Exeter

Sophie Liu and Sophia Emy

December 31, 2019

10 Campus Holiday Traditions at Exeter

  1. Every year, dorms host Angeling, a form of the classic Secret Santa gift exchange. Angeling takes place over three days, the third day revealing each dormmate’s secret gift-giver. Whether it be fifteen or fifty students, the entire dorm squeezes into a circle on the cozy common room rug, heated from the boiler room on the floor below. In fleece pajama pants and graphic tees, bundled up with one another on the couches and floor, we observe the gift-wrapped, tissue-stuffed, bow-adorned boxes that each dorm-member has prepared for another. Cheers ring through the room when mystery gifters are announced. 

  2. Holiday dinner at Wetherell Dining Hall is probably the one time of year that the dining staff presents good food (besides Family Weekend), all at once. Christmas music rings through each hall as students bring overflowing plates of prime rib, shrimp cocktail, salad, and mashed potatoes to the dining tables covered with blue cloth and adorned with paper snowflakes. Then there’s the dessert station, an entire table lined with bowls of frosting, candies, and sprinkles to decorate your own gingerbread man.

  3. Winter formal happens every January. Everyone shows up at different times and stay for different amounts of time but everyone goes for the same reasons: food and Instagram pictures. Whether you attend with your group of friends or with an awkward date who you never talked to outside of class, what’s more festive than freezing your legs off in a dress that you will only wear for that one occasion while snacking on hors d'oeuvres in your fists?

  4. Despite it getting dark at 4 and the below-freezing temperature, we bundle up and head over to the most logical place to take shelter, the ice cream store, Stillwells. Stillwell’s massive proportions and endless flavors somehow manage to always provide comfort, even on those freezing nights. 

  5. The first time snow piles up overnight, students fill the quads the next morning to take their winter pictures and flood Instagram with them. Some go with the original snowflake emoji caption, while others use puns with the word “snow”, very proud of coming up with “snow more worries” or “snow much fun.”

  6. Walking single-file on the poorly paved paths to D2 and calculating how long one hot chocolate allows you to stay. Then listening to the barista play the guitar as the coffee shop quiets down. 

  7. Getting emails warning students to beware of ice with subjects like “Everyone is slipping…”, but everyone’s faith in their ability to walk remains unwavering. Then watching that one student walk into class late, snow in their hair, in pain from their face-plant after walking downstairs. 

  8. Every student fears for their life when walking down the stairs or hills at night in the winter. From when it gets pitch black outside by 4:00pm until the next morning, students have to fend for themselves. Black ice lines the pathways, having evaded the melting salt or freezing over from rain on top of snow. You don’t know where you’ll slip next. If you’re lucky, you can spot the shining surface of black ice under the street lamps, but otherwise you must rely on the traction of your snow boots to keep you from falling right onto your tailbone.

  9. Lining up at precisely 7:56 pm to secure a good gingerbread building spot and dashing to the toppings tables when the clock strikes 8. Some embrace the crumbling of their houses while others intricately lace their roof, all equal in their beliefs of winning.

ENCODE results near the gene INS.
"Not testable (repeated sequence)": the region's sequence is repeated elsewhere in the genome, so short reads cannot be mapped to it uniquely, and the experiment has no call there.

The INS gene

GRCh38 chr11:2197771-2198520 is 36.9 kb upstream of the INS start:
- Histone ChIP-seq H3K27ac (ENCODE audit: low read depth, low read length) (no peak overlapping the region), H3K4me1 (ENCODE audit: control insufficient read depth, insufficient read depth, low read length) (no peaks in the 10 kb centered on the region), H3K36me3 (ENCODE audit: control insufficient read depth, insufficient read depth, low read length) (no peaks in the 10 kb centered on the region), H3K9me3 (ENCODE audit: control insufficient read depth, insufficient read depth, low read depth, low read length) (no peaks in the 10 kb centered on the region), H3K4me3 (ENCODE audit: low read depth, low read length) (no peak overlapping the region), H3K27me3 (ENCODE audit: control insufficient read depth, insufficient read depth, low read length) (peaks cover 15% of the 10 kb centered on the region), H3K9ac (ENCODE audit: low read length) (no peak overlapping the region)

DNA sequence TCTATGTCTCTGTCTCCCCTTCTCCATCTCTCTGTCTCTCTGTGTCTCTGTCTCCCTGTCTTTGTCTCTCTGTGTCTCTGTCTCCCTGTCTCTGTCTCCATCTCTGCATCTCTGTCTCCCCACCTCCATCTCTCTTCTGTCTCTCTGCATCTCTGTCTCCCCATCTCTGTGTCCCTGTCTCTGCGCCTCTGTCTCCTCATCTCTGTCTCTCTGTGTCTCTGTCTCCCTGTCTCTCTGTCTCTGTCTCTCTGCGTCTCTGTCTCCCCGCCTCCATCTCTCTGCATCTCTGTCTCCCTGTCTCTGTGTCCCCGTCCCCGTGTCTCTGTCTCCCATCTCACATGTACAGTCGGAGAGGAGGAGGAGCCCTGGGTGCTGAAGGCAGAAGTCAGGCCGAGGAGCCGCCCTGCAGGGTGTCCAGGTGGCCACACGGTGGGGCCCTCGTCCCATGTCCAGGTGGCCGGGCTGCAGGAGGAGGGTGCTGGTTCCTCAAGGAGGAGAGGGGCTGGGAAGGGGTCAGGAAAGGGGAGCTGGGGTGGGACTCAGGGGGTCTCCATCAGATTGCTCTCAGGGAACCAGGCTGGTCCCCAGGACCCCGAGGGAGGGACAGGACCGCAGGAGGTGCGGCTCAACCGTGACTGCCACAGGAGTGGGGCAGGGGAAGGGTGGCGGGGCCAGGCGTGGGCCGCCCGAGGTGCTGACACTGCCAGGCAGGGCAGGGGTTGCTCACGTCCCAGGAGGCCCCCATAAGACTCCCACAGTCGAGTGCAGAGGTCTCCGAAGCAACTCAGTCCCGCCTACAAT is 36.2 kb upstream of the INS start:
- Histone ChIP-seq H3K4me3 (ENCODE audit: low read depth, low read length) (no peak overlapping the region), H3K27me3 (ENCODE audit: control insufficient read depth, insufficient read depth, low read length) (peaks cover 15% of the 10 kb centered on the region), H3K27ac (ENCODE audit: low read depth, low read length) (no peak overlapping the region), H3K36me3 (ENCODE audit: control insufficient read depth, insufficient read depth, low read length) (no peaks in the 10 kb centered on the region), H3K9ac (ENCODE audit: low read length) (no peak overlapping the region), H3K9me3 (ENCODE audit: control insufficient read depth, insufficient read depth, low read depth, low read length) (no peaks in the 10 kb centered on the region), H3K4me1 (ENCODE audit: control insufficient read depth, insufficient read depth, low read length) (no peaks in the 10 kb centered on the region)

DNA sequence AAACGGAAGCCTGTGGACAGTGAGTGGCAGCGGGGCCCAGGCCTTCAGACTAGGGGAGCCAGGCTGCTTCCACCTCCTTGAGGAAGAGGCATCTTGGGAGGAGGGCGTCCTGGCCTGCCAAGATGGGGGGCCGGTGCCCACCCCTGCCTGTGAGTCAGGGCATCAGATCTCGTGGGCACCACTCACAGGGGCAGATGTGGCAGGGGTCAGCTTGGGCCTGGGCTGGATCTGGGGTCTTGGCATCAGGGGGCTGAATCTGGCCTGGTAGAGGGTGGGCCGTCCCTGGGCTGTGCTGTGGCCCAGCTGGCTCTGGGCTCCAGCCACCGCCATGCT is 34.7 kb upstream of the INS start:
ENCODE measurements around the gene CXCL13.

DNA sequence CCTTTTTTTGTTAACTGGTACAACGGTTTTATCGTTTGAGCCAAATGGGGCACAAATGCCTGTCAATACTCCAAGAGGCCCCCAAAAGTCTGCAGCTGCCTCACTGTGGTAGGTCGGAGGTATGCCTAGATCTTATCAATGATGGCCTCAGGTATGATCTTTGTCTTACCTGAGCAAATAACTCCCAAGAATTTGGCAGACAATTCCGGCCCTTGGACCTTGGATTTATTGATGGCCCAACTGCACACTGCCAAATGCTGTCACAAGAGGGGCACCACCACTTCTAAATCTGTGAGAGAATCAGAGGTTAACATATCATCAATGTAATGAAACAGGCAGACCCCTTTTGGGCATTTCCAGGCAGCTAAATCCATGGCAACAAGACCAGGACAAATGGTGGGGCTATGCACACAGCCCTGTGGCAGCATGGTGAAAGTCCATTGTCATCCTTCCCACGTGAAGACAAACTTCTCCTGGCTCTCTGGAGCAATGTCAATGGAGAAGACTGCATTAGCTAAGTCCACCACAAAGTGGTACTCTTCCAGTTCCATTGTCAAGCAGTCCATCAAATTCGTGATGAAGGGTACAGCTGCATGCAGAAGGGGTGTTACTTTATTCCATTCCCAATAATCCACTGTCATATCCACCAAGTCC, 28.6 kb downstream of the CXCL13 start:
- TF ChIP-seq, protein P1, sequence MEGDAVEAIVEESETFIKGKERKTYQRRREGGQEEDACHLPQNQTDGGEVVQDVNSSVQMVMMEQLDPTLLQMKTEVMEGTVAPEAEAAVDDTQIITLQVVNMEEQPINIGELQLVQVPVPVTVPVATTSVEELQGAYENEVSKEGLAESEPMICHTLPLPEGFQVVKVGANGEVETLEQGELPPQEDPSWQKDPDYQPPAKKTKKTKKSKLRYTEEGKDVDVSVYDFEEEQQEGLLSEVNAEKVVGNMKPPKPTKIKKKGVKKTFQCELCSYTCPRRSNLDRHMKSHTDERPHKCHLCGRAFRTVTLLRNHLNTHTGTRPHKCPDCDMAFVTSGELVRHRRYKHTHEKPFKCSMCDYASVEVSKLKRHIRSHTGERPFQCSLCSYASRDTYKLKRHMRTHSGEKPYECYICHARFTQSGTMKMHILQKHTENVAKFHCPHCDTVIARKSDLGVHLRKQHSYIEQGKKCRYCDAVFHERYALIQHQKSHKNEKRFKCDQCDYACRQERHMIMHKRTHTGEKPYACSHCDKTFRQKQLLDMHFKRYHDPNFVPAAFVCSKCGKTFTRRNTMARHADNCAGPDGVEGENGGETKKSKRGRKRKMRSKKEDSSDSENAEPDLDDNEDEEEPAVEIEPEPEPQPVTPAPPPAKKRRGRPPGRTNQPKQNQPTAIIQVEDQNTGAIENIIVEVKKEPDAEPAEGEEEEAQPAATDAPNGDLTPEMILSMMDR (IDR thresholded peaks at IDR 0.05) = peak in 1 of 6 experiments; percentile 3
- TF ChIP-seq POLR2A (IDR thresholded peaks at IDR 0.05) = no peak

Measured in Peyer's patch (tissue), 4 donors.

10. Instead of caroling from door to door, the Exeteras, Exeter’s all male-acapella group, goes caroling from dorm to dorm. In the dorm common rooms, they make their entrance, snapping their fingers and humming their soprano notes. Their audience is whoever happens to be in the common room at the time, but they are especially popular in the girls’ dorms, where giant groups of girls gather on the carpet to see the boys in their suits and ties and floppy Santa hats belt some holiday tunes.

 

Looking to the past, the founding fathers of the United States of America took it upon themselves to stand against taxation without representation in governing powers. The freedom riders took buses through the south to fight segregation and Jim Crow laws. Looking through a global history textbook, you can easily locate a thousand more examples of civil engagement. Without these constant examples and messages herding us towards taking our own actions, we would be sheep a shepherd. But sometimes, it is difficult for the shepherd to realize that they are actually leading the sheep to slaughter. 

For civil engagement to be effective, those leading the charge must be able to discern where the line lies in terms of protesting. They must be knowledgeable in the arts of politics and negotiation. The proper education and understanding of the economy and society are imperative to those resisting. In order for your actions to have the effect you want it to have, you need to know how.

As members of the youngest generation, it is our job to pick up the pieces of of climate change, gun violence, and overpopulation, that were left behind by those who came before us, the burden falls to us to overturn social and political injustices. Our first instinct is to jump right in to the real world and get started, but I am writing because I believe we should be careful in how we choose to spend our youth. 

Missing a physics test to visit a climate strike or receiving disciplinary actions for missing too many classes may seem like a small price to pay while you are young, but it will have unintended consequences in the future, jeopardizing the potency of your impact on our world.

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